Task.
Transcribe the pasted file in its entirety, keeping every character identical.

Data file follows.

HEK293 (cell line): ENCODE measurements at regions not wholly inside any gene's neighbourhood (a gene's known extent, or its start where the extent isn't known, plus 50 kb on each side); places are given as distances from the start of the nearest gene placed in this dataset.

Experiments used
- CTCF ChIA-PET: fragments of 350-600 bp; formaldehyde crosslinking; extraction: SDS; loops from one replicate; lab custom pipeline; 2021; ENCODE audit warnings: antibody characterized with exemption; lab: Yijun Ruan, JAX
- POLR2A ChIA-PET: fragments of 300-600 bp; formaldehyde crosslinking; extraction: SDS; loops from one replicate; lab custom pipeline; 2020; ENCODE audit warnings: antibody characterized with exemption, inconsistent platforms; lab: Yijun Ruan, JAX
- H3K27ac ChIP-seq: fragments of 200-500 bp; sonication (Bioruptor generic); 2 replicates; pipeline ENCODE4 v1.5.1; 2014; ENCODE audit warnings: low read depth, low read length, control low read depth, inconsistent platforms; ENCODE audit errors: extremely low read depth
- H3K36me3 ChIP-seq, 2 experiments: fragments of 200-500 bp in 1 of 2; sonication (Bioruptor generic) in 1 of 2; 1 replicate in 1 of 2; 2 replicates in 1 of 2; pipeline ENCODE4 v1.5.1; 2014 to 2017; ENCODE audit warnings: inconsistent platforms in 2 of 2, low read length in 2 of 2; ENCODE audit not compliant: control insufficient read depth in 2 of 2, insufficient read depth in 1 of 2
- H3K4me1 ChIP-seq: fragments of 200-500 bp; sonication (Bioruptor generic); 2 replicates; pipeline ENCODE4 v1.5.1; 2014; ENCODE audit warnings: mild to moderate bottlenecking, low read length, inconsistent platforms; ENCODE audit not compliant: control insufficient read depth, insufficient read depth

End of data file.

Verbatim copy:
HEK293 (cell line): ENCODE measurements at regions not wholly inside any gene's neighbourhood (a gene's known extent, or its start where the extent isn't known, plus 50 kb on each side); places are given as distances from the start of the nearest gene placed in this dataset.

Experiments used
- CTCF ChIA-PET: fragments of 350-600 bp; formaldehyde crosslinking; extraction: SDS; loops from one replicate; lab custom pipeline; 2021; ENCODE audit warnings: antibody characterized with exemption; lab: Yijun Ruan, JAX
- POLR2A ChIA-PET: fragments of 300-600 bp; formaldehyde crosslinking; extraction: SDS; loops from one replicate; lab custom pipeline; 2020; ENCODE audit warnings: antibody characterized with exemption, inconsistent platforms; lab: Yijun Ruan, JAX
- H3K27ac ChIP-seq: fragments of 200-500 bp; sonication (Bioruptor generic); 2 replicates; pipeline ENCODE4 v1.5.1; 2014; ENCODE audit warnings: low read depth, low read length, control low read depth, inconsistent platforms; ENCODE audit errors: extremely low read depth
- H3K36me3 ChIP-seq, 2 experiments: fragments of 200-500 bp in 1 of 2; sonication (Bioruptor generic) in 1 of 2; 1 replicate in 1 of 2; 2 replicates in 1 of 2; pipeline ENCODE4 v1.5.1; 2014 to 2017; ENCODE audit warnings: inconsistent platforms in 2 of 2, low read length in 2 of 2; ENCODE audit not compliant: control insufficient read depth in 2 of 2, insufficient read depth in 1 of 2
- H3K4me1 ChIP-seq: fragments of 200-500 bp; sonication (Bioruptor generic); 2 replicates; pipeline ENCODE4 v1.5.1; 2014; ENCODE audit warnings: mild to moderate bottlenecking, low read length, inconsistent platforms; ENCODE audit not compliant: control insufficient read depth, insufficient read depth